Saga Dawa is one of the four most sacred periods in the Tibetan Buddhist calendar, marking the birth, enlightenment and parinirvana of Shakiamuni Buddha and, in 2023, takes place from 19 May to 18 June, with its culmination on the full moon of 04 June.
1) Practice schedule during Saga Dawa
Every year during Saga Dawa, Odsal Ling sets aside a few moments of the day for the sangha to do practice.
This year, we will have personal practice sessions from May 19 to June 3 and Powa practice sessions on May 21 and 27 and June 3.
See more information and how to participate in the boxes located just after question number 10.
2) Special program on Saga Dawa Duchen - June 04
The Full Moon of Saga Dawa is considered the holiest day in the Tibetan Buddhist calendar, when the enlightenment and parinirvana of Shakiamuni Buddha is commemorated. This year, Saga Dawa Düchen will be on June 4.
On this day, Lama Tsering invites everyone to participate in a big Vajrasattva accumulation.
The goal is to reach together 100,000 accumulations in a single day!
Attend one or more sessions of the practice and send in your numbers using the form that will be available on this page soon.
4am | Vajrasattva accumulation
6:30am | Morning Puja
8am | Concise Red Tara practice (only Portuguese)
9am | Vajrasattva accumulation
10am | Teaching with Lama Tsering
1pm | Life Saving Practice
2pm | Vajrasattva accumulation
4pm | Night Puja
5:30pm | Amitabha Practice
7pm | Vajrasattva Accumulation
8pm | Shower of Blessings Tsog
(links to the practices will be available soon)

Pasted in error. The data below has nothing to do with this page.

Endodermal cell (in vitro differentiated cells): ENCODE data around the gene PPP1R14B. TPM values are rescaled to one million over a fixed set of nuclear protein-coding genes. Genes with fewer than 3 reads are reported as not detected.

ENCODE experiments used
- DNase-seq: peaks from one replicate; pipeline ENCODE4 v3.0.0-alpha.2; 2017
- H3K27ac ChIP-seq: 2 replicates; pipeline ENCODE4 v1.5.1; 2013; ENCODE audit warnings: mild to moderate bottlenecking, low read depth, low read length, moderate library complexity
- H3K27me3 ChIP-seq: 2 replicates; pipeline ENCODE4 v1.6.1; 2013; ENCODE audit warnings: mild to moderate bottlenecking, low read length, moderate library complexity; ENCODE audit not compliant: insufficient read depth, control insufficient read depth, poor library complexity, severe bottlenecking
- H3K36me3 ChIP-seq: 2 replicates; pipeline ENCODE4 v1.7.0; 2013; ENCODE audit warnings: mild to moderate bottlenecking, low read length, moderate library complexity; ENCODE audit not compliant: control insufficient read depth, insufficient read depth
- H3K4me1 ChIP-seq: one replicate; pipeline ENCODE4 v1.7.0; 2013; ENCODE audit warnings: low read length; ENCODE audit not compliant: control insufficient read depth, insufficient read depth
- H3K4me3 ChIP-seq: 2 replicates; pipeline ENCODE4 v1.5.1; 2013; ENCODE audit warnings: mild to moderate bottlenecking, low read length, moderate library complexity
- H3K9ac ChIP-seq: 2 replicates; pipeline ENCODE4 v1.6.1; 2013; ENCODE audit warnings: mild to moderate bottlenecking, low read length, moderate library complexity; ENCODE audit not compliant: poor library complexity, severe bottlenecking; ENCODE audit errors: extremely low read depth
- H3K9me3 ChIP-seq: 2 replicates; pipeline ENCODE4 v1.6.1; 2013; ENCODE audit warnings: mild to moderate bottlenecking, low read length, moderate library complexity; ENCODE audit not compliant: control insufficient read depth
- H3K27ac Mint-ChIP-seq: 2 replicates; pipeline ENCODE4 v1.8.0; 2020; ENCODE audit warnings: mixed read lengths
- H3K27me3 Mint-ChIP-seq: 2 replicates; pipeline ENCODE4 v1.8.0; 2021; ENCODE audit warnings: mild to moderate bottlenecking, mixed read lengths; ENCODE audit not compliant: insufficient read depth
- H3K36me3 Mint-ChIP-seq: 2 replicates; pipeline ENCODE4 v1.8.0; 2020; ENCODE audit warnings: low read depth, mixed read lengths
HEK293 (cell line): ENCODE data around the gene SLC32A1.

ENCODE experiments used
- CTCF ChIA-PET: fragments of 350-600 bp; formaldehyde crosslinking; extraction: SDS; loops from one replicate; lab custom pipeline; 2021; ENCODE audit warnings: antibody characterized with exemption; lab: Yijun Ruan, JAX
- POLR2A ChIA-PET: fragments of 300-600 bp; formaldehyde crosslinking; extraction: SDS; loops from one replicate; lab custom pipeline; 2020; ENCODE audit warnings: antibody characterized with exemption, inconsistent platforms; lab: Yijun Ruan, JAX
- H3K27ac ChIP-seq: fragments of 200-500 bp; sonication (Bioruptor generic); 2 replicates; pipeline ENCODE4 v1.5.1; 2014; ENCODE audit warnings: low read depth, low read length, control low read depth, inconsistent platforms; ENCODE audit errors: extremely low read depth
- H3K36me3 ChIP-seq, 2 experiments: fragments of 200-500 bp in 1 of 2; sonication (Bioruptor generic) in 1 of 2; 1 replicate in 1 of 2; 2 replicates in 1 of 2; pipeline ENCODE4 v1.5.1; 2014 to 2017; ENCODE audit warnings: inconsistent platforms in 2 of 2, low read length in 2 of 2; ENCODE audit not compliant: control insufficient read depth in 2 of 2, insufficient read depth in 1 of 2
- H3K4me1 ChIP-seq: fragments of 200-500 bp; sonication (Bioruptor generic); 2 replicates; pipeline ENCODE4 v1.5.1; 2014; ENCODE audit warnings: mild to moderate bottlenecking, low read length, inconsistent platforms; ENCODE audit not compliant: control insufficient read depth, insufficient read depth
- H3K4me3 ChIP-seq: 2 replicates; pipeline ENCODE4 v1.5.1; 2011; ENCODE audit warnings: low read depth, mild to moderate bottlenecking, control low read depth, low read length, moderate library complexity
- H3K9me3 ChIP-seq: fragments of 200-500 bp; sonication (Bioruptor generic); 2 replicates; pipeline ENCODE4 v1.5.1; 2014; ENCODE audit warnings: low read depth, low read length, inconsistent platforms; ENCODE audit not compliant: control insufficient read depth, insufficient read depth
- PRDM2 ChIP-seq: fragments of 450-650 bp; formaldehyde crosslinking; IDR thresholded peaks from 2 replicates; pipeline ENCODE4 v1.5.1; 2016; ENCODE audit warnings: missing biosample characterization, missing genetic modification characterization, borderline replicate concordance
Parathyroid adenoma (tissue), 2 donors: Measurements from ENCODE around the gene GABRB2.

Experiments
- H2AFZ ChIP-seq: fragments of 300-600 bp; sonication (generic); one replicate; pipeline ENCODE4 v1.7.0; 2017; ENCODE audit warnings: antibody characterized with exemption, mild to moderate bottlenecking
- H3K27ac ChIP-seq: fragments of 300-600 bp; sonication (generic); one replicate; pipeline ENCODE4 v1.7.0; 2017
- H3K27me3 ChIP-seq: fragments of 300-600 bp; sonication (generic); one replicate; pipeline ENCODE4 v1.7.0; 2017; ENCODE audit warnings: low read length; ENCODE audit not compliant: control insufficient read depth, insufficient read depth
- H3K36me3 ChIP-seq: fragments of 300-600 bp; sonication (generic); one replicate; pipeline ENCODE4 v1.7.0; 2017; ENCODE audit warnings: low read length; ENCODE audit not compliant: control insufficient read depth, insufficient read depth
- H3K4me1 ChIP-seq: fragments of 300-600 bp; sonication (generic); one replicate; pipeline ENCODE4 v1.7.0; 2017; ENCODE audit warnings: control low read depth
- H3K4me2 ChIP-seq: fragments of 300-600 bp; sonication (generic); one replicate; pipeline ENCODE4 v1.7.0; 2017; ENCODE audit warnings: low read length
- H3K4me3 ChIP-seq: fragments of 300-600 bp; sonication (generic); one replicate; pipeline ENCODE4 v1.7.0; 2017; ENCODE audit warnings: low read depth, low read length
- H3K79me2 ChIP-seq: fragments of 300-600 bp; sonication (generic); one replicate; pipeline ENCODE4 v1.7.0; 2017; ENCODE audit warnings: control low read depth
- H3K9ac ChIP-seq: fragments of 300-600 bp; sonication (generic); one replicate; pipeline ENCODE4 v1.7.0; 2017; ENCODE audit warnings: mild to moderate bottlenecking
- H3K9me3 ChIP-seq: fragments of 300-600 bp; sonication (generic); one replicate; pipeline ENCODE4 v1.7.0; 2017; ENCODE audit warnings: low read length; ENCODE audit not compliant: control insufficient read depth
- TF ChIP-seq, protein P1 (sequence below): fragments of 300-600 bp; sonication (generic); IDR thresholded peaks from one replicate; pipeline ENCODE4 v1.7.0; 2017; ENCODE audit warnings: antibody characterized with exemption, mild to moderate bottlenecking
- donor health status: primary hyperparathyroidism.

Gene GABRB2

3) What is Saga Dawa?
Saga Dawa is a sacred period for Tibetan Buddhism, when the birth, enlightenment, and parinirvana (passage into nirvana) of Shakiamuni Buddha are celebrated. It is also called the "month of merit," a period dedicated to generating merit through virtuous actions and positive thoughts.
It is said that during Saga Dawa virtuous actions are accumulated exponentially. So practitioners make an extra effort to accumulate merit during this period, such as practicing generosity, virtue, and compassion, and then devote it for the benefit of all beings.
4) How long does Saga Dawa last?
Saga Dawa takes place in the 4th lunar month of the Tibetan calendar. The sacred period begins at the new moon of that month, reaches its peak after 15 days, at the full moon, and extends until the next new moon.
All the days of Saga Dawa are sacred, but some are even more sacred, those commemorating the birth, enlightenment, and parinirvana of Shakiamuni Buddha.
At the peak of this period, the day of the full moon, occurs Saga Dawa Düchen, which is considered the most important holy day of the year for Tibetan Buddhism. It commemorates parinirvana and the enlightenment of Shakiamuni Buddha.
Saga Dawa 2023:
May 19 - Beginning of the period
May 27 - Tampei Düchen (birth of Buddha Shakiamuni)
June 04 - Saga Dawa Düchen (enlightenment and parinirvana of Buddha Shakyamuni)
June 18 - End of the period
Düchen means "great occasion"
5) What does multiplicity of actions mean, and how are they multiplied?